After the delays due to the World Cup, I am very happy to see “Incredibles 2” released at last. The major reason for my anticipation for seeing this film in the cinema, is the short preceding the main feature, “Bao”, the first Pixar production with a female director, and one of Chinese heritage, no less. Needless to say, my expectations were high, and this adorable work has met them.
Posted in Blog and tagged animation, china, Chinese, cinema, cuisine, culture, Disney, film, food, Pixar by Xueting Ni
It all began in 1922. Between 1922 and 45 was a period when China discovered and explored animation for itself. The main force behind early Chinese animation were three classically trained art students from Shanghai, the Wan brothers, who taught themselves the techniques of animation from studying 20s American cartoons such as Out of the Ink Well, Popeye and Betty Boop. The very first Dong Hua movie, “Uproar In the Studio”, was born in 1926 in a 7 square metre room in Zha Bei district of Shanghai.
Posted in Blog and tagged animation, china, Chinese, cinema, culture, film, history, pop culture by Xueting Ni
When I first heard about this Chinese animation, it was in the context of bankable dissent, so I was pre-disposed to dismissing this work, but when I actually had a chance to see some of the footage, I was thoroughly impressed, and subsequently, very happy to hear it was being screened at the Genesis.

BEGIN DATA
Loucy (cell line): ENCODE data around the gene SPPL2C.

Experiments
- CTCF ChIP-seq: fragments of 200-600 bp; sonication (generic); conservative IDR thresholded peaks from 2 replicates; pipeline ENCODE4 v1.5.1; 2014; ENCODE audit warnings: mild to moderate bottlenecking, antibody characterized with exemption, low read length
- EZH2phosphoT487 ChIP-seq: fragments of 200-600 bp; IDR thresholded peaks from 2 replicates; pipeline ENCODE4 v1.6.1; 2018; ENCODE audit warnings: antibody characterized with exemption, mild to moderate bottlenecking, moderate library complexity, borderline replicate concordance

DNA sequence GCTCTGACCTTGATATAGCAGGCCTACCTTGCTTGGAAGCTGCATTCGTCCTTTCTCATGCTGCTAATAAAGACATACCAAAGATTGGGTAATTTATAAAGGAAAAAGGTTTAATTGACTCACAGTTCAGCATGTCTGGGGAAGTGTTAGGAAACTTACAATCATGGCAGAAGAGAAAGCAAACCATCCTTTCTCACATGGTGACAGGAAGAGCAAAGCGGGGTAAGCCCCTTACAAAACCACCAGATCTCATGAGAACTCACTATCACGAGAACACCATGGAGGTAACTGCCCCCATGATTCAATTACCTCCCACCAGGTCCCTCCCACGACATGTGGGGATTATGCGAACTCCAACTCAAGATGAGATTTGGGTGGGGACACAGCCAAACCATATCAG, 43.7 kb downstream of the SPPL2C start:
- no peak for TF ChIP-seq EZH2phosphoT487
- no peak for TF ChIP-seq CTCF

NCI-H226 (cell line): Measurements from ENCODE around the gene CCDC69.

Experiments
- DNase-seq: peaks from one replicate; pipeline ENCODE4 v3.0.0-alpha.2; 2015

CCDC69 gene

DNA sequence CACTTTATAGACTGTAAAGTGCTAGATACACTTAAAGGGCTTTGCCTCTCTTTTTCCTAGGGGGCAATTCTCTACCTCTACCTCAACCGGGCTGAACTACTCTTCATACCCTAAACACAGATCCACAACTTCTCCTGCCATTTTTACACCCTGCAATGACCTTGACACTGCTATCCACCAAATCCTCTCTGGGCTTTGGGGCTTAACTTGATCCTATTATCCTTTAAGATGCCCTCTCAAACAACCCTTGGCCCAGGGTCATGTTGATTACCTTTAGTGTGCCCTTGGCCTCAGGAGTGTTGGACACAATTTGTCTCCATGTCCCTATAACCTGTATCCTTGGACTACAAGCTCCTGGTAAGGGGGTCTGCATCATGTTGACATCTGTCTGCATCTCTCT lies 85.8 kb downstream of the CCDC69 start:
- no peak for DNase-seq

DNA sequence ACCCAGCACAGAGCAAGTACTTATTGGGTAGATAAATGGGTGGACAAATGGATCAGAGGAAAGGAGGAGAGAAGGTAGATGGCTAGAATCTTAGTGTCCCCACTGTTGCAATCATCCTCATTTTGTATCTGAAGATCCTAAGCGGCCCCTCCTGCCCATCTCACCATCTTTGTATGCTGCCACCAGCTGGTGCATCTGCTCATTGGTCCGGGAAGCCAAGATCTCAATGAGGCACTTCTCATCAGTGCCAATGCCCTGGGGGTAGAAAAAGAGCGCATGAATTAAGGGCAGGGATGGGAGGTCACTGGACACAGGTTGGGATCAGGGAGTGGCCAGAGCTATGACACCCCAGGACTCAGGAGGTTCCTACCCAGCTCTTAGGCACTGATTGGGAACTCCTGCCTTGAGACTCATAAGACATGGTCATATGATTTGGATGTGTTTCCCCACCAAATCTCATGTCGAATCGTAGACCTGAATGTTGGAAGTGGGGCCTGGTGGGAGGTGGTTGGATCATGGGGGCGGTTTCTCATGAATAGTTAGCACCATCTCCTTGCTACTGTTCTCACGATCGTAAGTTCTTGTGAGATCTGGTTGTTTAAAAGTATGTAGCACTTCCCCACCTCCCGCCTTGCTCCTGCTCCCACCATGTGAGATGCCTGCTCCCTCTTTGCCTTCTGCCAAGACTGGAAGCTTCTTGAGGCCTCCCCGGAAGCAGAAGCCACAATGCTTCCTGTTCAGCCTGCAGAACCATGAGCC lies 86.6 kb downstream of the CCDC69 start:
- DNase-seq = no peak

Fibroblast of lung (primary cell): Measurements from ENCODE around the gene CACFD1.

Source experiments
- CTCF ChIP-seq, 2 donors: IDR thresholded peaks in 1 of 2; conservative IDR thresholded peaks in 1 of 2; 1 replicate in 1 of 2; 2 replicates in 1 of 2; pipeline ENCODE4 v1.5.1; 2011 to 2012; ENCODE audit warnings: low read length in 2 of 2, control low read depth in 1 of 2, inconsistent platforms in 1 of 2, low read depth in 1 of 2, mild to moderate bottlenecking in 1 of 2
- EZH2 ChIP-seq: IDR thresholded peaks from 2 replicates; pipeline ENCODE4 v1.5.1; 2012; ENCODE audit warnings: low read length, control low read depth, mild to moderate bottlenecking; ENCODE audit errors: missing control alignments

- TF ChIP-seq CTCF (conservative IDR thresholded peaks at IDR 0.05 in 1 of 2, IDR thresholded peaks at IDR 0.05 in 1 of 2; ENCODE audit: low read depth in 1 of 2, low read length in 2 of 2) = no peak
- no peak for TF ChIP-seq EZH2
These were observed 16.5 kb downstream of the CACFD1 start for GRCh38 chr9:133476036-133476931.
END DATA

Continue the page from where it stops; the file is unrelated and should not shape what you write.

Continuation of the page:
Posted in Blog and tagged animation, china, Chinese, culture, Dong Hua, film, indie, pop culture, synth pop by Xueting Ni
Recently numerous friends on social media have pointed out to me the shockingly underinformed or dubious ways in which the Chinese arts have been represented in the Western media. I have been impressed by your astuteness and I thank you for your kindness.
Posted in Blog and tagged animation, arts, china, Chinese culture, comics, commentary, film, literature, novel, representation, science fiction by Xueting Ni
This week is Spring Festival 2015. In London’s Chinatown, festive lanterns shine over frantic shoppers rushing about to prepare for the biggest annual feast and celebration, there will be lion dances in Gerrard Street and music performances in Trafalgar Square. Is the thought of pushing through the crowds again making your head spin? Are you an adventurous Sinophile wandering what else there is beyond the bounds of Soho? Here are some things you can enjoy in London outside Chinatown.
Posted in Blog and tagged Aardman, animation, Chang Er, china, Chinatown Artspace, Chinese, Chinese New Year, Chinese opera, Cinderella, film, flower market, jade rabbit, moon landing, music, Polka Theatre, puppetry, Rich Mix, Shanghai Animation Studios, Shaun the Sheep, Shikumen, Spring Festival, stop motion, theatre, Year of the Sheep, Yeh Shen, Yellow Earth Theatre by Xueting Ni
This year’s Chinese Visual Festival is collaborating with the Chinese Independent Film Festival to bring to the UK their 10th anniversary animation selection, and I went to see it at King’s College in the middle of May.
Posted in Blog and tagged animation, china, CIFF, cinema, culture, CVF, festival, film, history of animation, indie, King's College, london by Xueting Ni